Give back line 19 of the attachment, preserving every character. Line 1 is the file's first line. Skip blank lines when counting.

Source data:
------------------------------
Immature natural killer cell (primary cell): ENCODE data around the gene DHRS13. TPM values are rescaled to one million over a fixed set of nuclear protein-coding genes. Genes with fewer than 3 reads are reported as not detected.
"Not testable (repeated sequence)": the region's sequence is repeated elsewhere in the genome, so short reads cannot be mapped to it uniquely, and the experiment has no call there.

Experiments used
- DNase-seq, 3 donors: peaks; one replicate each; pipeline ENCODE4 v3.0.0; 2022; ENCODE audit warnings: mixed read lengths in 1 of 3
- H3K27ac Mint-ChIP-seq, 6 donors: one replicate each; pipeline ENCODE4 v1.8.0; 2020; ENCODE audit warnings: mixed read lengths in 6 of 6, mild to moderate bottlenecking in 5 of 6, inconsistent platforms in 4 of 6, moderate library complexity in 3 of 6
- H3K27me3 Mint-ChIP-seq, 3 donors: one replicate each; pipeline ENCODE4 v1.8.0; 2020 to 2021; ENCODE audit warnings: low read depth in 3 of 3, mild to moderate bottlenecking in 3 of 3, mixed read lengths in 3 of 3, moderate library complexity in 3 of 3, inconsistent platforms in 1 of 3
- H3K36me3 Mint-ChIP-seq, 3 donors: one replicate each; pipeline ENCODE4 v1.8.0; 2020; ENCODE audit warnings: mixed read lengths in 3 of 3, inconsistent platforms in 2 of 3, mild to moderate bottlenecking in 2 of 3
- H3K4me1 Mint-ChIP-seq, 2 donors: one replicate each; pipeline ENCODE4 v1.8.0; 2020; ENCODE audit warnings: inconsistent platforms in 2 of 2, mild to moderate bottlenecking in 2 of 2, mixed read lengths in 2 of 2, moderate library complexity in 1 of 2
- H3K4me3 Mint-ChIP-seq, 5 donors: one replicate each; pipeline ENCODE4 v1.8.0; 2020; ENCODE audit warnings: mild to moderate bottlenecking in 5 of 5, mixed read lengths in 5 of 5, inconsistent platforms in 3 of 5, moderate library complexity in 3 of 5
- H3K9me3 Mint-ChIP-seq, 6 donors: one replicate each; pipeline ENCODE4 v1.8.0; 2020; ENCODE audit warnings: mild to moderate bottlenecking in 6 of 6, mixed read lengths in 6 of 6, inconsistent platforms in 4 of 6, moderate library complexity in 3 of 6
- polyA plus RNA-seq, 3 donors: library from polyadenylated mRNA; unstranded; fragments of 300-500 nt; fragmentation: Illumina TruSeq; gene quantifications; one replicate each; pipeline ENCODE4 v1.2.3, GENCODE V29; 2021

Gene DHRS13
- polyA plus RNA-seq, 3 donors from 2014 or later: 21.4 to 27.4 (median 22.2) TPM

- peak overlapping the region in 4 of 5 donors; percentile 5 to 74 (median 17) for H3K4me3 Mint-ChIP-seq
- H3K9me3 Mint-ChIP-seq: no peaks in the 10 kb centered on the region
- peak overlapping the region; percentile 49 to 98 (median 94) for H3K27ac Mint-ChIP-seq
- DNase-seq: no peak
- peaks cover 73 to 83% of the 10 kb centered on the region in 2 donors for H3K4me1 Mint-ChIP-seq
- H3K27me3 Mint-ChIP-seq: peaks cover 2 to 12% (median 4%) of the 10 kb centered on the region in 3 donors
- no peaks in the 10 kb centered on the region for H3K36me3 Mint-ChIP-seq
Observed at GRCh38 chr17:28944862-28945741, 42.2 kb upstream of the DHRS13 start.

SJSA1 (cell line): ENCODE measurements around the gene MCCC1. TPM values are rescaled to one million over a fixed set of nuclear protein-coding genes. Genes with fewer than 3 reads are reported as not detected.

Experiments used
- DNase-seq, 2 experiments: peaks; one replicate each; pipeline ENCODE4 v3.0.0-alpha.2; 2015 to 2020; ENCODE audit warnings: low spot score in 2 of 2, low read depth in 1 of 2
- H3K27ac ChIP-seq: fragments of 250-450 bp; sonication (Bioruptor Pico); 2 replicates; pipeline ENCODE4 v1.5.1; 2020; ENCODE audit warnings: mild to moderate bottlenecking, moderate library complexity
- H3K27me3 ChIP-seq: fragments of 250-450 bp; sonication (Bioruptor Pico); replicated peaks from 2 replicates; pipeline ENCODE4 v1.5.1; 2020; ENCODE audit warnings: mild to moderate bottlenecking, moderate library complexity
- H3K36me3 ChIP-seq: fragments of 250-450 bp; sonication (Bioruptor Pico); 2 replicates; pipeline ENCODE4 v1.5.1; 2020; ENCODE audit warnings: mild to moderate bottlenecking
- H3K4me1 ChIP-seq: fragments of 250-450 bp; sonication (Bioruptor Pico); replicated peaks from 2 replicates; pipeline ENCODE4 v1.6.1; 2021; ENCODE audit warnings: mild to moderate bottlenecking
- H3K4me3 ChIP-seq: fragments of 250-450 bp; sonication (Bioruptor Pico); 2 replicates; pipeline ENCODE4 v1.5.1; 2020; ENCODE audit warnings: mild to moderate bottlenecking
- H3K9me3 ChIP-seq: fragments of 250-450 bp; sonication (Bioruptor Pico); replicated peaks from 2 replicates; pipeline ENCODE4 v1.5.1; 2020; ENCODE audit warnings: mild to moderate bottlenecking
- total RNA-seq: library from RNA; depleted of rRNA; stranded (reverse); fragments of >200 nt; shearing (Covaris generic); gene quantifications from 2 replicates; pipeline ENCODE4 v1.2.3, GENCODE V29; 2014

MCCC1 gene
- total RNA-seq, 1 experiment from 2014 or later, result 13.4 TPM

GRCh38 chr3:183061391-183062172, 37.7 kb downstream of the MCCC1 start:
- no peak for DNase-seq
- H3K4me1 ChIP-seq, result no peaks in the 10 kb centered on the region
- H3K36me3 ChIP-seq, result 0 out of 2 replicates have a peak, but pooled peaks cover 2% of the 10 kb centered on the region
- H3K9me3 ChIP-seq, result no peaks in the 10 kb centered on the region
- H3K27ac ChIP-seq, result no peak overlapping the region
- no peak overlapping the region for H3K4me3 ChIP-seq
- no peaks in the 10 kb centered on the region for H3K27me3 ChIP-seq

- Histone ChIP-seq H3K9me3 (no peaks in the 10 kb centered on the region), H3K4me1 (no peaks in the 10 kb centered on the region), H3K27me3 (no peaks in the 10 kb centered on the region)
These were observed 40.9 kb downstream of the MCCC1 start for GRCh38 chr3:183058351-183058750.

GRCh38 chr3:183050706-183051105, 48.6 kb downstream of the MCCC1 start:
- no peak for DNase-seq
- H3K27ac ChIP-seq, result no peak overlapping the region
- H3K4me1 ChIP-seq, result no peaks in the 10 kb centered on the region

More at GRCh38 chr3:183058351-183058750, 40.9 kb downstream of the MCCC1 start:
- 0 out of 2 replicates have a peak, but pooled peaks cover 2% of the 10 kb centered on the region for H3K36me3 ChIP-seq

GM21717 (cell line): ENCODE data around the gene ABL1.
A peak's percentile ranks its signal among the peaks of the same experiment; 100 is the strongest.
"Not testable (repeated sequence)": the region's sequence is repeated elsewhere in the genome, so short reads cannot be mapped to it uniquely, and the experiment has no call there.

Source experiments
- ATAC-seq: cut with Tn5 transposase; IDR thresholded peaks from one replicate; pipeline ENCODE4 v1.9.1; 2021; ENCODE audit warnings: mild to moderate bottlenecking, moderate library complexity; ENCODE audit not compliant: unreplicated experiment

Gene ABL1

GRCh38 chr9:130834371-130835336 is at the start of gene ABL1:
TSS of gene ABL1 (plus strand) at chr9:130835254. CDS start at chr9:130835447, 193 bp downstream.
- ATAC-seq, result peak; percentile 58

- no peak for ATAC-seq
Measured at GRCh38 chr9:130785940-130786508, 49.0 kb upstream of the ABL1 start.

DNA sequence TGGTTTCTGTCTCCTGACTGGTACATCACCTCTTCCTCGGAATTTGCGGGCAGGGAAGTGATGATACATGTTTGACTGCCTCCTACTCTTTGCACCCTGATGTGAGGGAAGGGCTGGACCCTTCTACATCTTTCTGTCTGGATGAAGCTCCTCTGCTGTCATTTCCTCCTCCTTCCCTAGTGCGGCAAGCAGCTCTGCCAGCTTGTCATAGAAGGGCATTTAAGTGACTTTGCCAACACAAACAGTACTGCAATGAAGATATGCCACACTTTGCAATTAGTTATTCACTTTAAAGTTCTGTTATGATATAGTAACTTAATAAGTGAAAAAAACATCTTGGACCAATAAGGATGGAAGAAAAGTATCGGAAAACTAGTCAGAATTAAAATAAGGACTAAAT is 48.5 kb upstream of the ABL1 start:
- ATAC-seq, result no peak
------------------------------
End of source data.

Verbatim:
- H3K27me3 Mint-ChIP-seq: peaks cover 2 to 12% (median 4%) of the 10 kb centered on the region in 3 donors